Thursday, January 30, 2014

Swingin' in Fresno


Sometimes a dream comes true. Sometimes your hard work pays off. Sometimes everything you’ve cared about and paid attention to and worked to master finds a place that welcomes it, that needs it, that appreciates it. Sometimes you’re in the right place at the right time with the right people and the door opens to the right opportunity.  And that’s how I got to Fresno with my first jazz-band ever (now almost two years together), The Pentatonics.

Early Saturday morning, four of my now-favorite people on the planet and I loaded ourselves and our instruments in a mini-van and began the three-hour road trip to Fresno. Great conversation, good humor, good snacks. Quick check-in at the Fresno hotel and drive on to neighboring Sanger for an afternoon of workshops. We began by transforming 15 shy and timid Middle Schoolers in a jazz band into smiling, energetic and confident performers, then worked the same magic with the High School band. Both groups put away the chairs, the music stands, the jazz charts and at the beginning, their instruments and came to the circle to express everything they knew (and much they didn’t know they knew) in their bodies, voices, ears and imagination. Jazz as conversation, jazz as storytelling, jazz as the energies of the body given a voice. Then they brought out their instruments and guided by the expertise of each Pentatonic member, transferred all they had done to their particular instrument and put it together with movement choreography and a form that developed organically from our explorations. By the end, the Middle School was playing a swingin’ version of Count Basies “Jumpin’ at the Woodside” and the High School a crazy New York City traffic jam choreographed version of Thelonious Monk’s “Little Rootie Tootie,” both without a single note of written music. I had never done the latter with a group before and as one student noted in a reflection period, “At the beginning, it seemed like a random group of activities, but then everything came together into one coherent whole.” Nice observation!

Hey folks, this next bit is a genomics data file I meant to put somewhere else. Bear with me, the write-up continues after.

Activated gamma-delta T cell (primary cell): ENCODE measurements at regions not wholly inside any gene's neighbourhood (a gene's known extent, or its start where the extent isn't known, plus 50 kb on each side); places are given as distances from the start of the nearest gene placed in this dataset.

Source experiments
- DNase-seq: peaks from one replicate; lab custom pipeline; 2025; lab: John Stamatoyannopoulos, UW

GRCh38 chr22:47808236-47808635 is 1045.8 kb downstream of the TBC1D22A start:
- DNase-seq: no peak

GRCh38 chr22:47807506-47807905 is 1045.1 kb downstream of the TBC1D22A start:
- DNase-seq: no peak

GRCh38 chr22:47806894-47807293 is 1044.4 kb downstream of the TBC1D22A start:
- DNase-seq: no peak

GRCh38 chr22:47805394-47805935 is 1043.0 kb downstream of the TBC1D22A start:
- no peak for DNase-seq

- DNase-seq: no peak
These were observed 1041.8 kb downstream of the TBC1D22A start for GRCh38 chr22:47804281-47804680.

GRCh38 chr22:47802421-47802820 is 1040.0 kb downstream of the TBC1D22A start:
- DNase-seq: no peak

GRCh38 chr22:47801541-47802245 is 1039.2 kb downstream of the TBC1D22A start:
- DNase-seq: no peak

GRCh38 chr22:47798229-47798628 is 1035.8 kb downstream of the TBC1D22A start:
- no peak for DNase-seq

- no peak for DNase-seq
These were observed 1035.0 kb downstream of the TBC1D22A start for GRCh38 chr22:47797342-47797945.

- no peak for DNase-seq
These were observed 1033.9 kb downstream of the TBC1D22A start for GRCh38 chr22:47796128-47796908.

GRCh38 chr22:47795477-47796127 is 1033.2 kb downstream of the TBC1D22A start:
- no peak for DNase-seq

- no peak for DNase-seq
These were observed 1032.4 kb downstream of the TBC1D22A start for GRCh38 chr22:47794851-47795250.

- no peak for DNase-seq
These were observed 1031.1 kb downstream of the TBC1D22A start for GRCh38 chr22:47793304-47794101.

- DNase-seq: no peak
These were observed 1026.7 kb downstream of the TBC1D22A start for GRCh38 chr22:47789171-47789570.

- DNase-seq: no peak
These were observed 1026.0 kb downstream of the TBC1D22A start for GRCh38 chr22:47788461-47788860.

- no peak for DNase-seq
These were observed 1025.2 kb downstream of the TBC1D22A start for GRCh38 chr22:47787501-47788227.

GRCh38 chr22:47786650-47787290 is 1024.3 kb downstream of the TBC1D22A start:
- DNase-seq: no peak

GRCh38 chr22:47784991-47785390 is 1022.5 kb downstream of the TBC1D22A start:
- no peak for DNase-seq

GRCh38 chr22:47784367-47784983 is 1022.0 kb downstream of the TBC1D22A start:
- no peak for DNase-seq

That evening, we performed a short history of jazz complete with an African xylophone piece, an African-American body percussion piece, a spiritual updated, an ragtime novelty tune with a live “silent movie” mime shtick, a medium tempo “happy song” from the 30’s, a time-stopping ballad, a burning jazz tune ending with a poignant modern hymn. The music spoke for itself, but why not also give a little historical background and put it into context? And I did. In the middle, the two bands performed what we practice and at the end, we called them up again for a wild ride through the C-Jam Blues, with every one of the 30 plus kids and their teachers soloing!

Their have been many memorable moments in my career when I’ve stopped and thought, “This is the culmination of my life’s work.” That’s what I felt again here— all those hours spent alone in the living room working on jazz piano without knowing why, all the work with kids and adults exploring every corner of the Orff approach, all the determination I’ve had to put feet on my winged dreams, all the gratitude I’ve felt for the help of seen and unseen hands, the grace and the just plain good luck to meet these remarkable musicians, caring teachers and superb human beings (that’s you guys— Joshi, Marty, Sam and Micah!). My cup runneth over. And to end as I have before:

Happy. Thank you. More please.

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